Falling Leaves

“The Falling leaves drift by my window

The falling leaves of red and gold …….” Johnny Mercer Songbook

Even in the Berkshires where most leaves have fallen, there are still beautiful leaves left to preserve for all kinds of designs.

Red maple leaves are among the most brilliant right now.  Most of them are already fairly dry but still pliable enough to be handled without shattering.  If Hurricane Sandy is expected near you, maybe a quick leaf round-up is a good idea.

To keep their beauty, they can be  preserved with wax.  Melt some paraffin or beeswax either in a dedicated pan or in a makeshift double boiler arrangement as I have here.  I have had this can of wax for a long time, not too much left.

Using tongs, dip the leaf quickly in and out of the wax   Allow it to drip for a few seconds and place it on newspaper.  The wax sets up very quickly and leaves a satiny sheen.  The advantage of dipping them in wax is that they retain their natural shapes.  Pressing between waxed-paper makes them flat.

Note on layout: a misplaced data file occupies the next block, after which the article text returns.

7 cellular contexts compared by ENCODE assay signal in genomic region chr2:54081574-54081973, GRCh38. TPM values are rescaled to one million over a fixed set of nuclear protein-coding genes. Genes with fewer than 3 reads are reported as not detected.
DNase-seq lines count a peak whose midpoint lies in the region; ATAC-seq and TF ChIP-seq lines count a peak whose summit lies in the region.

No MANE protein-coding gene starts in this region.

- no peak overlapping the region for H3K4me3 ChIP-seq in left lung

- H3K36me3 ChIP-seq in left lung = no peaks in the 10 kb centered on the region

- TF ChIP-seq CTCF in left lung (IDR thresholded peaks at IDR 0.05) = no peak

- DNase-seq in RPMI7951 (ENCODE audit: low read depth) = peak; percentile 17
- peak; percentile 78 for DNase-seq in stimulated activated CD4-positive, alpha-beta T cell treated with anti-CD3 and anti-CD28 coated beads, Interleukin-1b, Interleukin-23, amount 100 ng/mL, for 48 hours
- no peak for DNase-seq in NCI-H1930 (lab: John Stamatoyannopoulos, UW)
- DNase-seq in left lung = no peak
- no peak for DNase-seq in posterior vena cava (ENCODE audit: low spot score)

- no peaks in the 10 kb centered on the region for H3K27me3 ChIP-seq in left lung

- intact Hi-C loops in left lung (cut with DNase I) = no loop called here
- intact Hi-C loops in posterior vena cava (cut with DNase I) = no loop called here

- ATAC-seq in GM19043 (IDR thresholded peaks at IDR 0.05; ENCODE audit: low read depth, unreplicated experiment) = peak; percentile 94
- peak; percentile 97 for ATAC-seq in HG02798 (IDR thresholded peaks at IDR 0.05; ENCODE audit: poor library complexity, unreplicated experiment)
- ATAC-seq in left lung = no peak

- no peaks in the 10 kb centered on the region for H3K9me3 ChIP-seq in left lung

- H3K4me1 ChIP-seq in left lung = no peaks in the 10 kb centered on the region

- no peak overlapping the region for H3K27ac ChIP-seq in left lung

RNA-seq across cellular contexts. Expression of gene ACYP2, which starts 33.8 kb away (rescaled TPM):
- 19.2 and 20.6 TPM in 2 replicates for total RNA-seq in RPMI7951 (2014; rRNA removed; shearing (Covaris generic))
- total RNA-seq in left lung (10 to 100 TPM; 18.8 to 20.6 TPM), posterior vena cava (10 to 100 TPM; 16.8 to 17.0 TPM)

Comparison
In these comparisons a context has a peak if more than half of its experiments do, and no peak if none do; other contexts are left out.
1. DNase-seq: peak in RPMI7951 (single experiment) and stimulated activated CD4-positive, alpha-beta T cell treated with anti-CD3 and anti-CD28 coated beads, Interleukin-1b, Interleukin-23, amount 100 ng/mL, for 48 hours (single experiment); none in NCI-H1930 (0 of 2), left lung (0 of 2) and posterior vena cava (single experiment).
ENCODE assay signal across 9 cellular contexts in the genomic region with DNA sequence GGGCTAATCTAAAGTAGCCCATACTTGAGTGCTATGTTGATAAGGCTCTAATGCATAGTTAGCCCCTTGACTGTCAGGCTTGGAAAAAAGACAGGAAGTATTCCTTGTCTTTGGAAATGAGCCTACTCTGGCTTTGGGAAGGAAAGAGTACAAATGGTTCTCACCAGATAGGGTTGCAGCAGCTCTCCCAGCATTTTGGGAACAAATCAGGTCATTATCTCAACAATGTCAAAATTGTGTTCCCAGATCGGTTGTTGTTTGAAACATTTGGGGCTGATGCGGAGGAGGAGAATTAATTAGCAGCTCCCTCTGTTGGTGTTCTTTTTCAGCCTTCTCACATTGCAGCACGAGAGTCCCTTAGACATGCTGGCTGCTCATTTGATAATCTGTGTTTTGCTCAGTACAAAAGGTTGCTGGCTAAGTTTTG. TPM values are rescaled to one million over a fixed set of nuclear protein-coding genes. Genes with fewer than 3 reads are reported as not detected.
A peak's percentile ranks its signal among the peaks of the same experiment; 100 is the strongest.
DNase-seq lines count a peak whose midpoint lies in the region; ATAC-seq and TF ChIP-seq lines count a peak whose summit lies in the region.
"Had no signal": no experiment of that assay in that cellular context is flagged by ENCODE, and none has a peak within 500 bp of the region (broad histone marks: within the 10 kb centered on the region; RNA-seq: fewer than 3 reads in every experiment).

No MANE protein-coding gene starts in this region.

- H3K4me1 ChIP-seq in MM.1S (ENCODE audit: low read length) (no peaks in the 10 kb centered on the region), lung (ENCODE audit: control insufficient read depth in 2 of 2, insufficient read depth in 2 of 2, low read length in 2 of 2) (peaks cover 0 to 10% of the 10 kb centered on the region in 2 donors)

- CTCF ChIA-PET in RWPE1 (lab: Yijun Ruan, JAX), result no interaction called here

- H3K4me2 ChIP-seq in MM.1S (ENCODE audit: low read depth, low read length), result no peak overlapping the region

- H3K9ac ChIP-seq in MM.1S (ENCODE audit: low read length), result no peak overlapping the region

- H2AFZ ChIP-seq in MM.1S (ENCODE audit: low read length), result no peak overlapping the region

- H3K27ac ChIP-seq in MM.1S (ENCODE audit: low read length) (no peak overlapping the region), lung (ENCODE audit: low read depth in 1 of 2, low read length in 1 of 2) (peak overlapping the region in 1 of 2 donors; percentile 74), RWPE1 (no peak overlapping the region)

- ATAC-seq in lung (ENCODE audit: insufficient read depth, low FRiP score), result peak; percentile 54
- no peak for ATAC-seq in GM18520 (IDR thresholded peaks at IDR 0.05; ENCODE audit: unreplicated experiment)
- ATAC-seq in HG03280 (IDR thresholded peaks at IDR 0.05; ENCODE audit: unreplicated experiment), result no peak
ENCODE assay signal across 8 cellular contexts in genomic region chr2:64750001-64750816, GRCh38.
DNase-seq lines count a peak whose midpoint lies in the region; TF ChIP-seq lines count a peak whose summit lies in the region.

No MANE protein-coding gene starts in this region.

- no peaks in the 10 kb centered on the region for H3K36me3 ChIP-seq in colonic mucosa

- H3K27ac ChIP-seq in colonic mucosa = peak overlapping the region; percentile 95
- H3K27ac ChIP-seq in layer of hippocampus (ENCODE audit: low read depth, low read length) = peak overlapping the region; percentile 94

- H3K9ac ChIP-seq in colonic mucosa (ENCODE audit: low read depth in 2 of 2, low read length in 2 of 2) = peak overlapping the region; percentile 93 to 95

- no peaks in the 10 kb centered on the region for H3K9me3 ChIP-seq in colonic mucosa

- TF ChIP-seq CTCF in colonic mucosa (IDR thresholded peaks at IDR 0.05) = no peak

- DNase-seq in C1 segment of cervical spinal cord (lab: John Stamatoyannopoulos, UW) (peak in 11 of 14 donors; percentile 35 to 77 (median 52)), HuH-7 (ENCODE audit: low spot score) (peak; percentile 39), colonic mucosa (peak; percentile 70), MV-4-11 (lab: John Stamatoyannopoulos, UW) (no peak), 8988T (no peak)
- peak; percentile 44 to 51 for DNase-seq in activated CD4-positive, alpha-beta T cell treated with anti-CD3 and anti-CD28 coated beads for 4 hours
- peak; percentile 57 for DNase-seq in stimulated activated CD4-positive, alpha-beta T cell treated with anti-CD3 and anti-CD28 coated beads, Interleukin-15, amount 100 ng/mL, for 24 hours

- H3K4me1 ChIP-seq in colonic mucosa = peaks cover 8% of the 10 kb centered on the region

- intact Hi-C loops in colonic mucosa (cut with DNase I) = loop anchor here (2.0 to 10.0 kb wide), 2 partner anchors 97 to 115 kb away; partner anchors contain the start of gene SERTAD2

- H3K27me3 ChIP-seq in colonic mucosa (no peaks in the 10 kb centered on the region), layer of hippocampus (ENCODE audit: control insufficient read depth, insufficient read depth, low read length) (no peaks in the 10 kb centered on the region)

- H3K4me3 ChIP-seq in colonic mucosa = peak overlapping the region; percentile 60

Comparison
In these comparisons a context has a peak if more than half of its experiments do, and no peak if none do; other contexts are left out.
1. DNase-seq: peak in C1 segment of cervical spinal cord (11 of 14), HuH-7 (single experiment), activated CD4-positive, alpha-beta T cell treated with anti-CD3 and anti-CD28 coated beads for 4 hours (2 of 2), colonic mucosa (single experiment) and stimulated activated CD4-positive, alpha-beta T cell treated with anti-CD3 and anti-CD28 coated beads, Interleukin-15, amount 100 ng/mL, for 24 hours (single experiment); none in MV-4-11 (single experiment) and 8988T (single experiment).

These leaves will last for a long time if kept dry and cool in a dark spot (or a dark box!).

Mama Nature creates the best designs of all.  I’ve combined them with a stunning wood bowl from the Highlands of North Carolina on a old inlaid table.  The first time I saw waxed leaves used in this casual, drifting manner was at Campo de Fiori (see “Shop Seven,” September archive).

These leaves may be used in all sorts of design projects.  Wrap the stems on a pick with brown stretchy florist tape and the stems can be inserted in wreaths singly or in clusters.

Yellow and russet leaves are just tucked in among the beautiful chrysanthemums.  The satin finish of the leaves is a great textural contrast to the liveliness of the recurving  mum petals.







About Susan

Susan Detjens is a former landscape painter, she lectures, demonstrates and runs workshops on floral design for museums, horticultural organizations and garden clubs across the US.
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